Friday, December 28, 2012

Failure to Give Appropriate Breath Test Refusal Warning Can Result In Acquittal in NJ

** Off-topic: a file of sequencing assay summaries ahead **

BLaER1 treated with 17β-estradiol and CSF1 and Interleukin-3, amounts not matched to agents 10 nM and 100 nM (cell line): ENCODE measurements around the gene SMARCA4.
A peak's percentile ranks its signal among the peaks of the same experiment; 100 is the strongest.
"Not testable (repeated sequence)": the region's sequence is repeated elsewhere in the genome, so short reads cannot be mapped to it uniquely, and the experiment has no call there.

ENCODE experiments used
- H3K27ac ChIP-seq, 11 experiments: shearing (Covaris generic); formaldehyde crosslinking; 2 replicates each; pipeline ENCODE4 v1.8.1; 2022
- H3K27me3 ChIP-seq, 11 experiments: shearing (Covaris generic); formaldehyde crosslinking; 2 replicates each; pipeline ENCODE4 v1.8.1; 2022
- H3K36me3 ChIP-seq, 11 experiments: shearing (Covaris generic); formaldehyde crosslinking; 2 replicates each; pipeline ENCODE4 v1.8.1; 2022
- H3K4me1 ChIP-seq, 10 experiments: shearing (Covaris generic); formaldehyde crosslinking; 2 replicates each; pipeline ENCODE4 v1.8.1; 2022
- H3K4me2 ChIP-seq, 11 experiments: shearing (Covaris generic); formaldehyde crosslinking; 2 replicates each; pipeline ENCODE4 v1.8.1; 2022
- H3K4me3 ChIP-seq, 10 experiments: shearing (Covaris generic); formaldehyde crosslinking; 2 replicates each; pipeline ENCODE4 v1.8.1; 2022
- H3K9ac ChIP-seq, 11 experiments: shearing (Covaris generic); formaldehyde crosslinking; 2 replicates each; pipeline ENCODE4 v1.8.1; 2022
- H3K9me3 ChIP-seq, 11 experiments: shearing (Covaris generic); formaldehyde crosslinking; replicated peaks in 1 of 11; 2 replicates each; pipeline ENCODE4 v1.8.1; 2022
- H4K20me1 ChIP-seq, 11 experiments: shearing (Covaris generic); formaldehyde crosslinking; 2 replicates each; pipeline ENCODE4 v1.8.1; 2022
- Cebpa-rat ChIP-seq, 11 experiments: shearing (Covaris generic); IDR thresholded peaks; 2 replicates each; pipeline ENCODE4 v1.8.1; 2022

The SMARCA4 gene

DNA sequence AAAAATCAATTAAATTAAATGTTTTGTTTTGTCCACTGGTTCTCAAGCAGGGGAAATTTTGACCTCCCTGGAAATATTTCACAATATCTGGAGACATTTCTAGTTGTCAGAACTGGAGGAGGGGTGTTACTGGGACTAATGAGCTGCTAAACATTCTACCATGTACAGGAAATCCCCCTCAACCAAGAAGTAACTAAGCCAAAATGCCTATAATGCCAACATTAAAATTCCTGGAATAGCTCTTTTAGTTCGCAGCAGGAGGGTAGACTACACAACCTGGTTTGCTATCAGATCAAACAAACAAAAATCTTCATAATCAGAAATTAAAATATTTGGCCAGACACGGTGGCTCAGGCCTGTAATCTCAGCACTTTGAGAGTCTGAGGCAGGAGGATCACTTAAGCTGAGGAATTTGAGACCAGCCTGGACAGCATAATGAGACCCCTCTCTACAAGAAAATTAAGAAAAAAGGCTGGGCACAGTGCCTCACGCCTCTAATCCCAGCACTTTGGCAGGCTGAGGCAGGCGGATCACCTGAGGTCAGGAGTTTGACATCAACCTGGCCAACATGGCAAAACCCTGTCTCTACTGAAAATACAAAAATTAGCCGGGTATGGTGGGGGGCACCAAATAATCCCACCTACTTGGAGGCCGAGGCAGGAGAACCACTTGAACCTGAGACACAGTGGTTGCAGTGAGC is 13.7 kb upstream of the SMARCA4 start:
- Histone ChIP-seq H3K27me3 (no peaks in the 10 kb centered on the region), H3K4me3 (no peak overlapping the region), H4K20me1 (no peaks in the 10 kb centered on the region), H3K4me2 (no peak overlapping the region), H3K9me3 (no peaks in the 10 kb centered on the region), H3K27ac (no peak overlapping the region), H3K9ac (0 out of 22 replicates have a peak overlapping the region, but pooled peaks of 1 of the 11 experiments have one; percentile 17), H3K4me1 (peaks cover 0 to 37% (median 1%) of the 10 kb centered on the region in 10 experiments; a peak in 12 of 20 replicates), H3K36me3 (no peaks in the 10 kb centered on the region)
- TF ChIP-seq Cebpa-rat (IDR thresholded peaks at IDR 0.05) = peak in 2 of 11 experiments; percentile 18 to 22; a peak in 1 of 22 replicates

Refusal to give a breath sample in a DUI matter carries substantial penalties including mandatory minimum 7 month loss of driving privileges and fines up to $500 for a first offense to a minimum 10 year loss of license to $1,000 fine for a third or subsequent offense. Additionally, if you refuse to submit a breath sample, you may still be convicted of DWI based on the officer's observations while you perform field sobriety tests. In the event you elect not to submit a breath sample into the Alcotest machine and are still charged and convicted with DWI, you will face a loss of license for each offense. Due to the severity of the penalties for refusal being akin to those for the underlying driving under the influence charge, the legislature has structured the warnings given in the event of a refusal to be of the same stricture as those issued for driving while intoxicated. In the recent case of State v. O'Driscoll, Harding Municipal Court Judge Gary Troxell found O'Driscoll guilty of refusal, DWI and possession of an open container of alcohol and Morris County Superior Court Judge Ironson affirmed the conviction on appeal. The Appellate Division overturned the conviction on the grounds that failure of arresting officers to read the current refusal warnings did not satisfy the intent of the legislature in the preparation and requirement of the specific statement regarding the consequences of refusal to submit to breath tests. DUI/DWI in New Jersey is not taken lightly and if you are arrested for these charges, or refusal to submit to a breath test, you should seek an experienced attorney to assist you in your defense. Selecting an attorney who knows your rights and is able to avoid a conviction based on mistakes by officers in their attempt to prove your guilt is the difference between keeping or losing your license, as well as a host of other problems that come with a refusal conviction in NJ. If you are charged with refusal to submit to the Alcotest or DUI contact an attorney immediately to protect your rights. For more information on Driving While Intoxicated or other serious municipal court/traffic matters in New Jersey visit This blog is for informational purposes only and in no way intended to replace the advice of an attorney regarding your specific matter.

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